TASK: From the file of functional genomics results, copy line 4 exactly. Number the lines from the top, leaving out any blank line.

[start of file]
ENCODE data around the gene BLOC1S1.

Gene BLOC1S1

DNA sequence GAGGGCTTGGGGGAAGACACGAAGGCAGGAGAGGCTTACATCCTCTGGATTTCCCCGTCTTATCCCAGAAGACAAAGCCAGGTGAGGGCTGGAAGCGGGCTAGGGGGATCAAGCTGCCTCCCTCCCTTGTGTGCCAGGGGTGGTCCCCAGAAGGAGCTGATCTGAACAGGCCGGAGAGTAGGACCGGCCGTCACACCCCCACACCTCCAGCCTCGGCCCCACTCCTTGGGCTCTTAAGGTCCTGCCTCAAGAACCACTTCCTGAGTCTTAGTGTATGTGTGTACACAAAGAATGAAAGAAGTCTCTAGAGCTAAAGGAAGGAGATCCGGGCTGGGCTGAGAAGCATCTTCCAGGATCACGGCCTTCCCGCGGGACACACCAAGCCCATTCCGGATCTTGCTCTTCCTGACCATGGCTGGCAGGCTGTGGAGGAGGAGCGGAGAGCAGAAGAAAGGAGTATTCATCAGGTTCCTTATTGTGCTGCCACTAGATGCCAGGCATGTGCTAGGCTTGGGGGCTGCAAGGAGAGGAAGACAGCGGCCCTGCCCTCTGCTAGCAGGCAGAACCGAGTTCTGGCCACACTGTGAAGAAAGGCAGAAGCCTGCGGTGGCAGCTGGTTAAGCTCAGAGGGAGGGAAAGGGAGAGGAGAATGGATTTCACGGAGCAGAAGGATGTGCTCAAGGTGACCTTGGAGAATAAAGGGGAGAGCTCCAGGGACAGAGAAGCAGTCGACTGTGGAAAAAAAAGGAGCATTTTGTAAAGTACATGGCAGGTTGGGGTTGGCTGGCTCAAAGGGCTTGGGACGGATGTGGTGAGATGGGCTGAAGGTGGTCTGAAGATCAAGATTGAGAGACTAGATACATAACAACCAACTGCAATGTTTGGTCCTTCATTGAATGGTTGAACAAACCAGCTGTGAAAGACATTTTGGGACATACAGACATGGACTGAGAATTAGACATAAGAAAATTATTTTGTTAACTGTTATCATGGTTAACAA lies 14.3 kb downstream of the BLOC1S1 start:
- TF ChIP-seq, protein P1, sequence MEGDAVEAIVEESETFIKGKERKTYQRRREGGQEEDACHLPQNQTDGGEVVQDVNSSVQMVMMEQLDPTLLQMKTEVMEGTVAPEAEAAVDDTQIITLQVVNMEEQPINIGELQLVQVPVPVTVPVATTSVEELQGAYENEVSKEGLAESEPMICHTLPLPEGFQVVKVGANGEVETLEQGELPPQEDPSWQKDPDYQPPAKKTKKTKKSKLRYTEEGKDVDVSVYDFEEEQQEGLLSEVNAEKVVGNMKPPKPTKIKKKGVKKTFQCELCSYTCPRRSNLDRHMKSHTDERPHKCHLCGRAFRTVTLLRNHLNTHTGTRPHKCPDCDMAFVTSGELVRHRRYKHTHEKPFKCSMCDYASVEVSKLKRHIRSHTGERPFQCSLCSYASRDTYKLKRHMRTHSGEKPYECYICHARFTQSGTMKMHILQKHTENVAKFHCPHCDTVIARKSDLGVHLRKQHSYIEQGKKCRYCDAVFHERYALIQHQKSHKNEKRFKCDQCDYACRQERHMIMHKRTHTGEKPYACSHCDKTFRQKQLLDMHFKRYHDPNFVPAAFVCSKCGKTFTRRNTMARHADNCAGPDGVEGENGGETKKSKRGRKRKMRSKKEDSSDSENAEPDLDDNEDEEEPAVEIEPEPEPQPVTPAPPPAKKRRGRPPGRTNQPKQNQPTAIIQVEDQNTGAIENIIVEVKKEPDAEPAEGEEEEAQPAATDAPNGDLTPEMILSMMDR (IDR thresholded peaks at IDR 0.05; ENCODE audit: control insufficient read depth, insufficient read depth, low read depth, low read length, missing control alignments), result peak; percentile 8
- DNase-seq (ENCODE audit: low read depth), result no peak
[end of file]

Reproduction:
- TF ChIP-seq, protein P1, sequence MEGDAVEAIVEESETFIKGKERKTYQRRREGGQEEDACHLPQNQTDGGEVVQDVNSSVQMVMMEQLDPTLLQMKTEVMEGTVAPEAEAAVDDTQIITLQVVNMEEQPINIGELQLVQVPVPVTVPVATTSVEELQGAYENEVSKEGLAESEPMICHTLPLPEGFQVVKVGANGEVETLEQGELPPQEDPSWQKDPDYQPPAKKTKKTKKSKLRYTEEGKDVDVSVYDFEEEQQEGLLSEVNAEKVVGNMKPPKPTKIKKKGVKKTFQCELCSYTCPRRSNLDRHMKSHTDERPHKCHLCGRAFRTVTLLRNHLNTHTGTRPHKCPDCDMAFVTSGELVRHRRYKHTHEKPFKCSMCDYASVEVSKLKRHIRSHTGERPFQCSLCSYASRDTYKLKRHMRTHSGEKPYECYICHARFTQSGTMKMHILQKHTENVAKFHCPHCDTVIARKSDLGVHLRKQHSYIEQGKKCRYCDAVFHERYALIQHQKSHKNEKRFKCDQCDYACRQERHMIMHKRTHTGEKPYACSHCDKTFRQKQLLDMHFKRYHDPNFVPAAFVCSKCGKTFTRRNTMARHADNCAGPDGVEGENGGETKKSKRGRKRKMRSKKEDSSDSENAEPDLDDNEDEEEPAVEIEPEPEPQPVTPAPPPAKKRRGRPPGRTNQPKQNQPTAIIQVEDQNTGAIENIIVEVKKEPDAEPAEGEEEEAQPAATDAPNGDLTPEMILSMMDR (IDR thresholded peaks at IDR 0.05; ENCODE audit: control insufficient read depth, insufficient read depth, low read depth, low read length, missing control alignments), result peak; percentile 8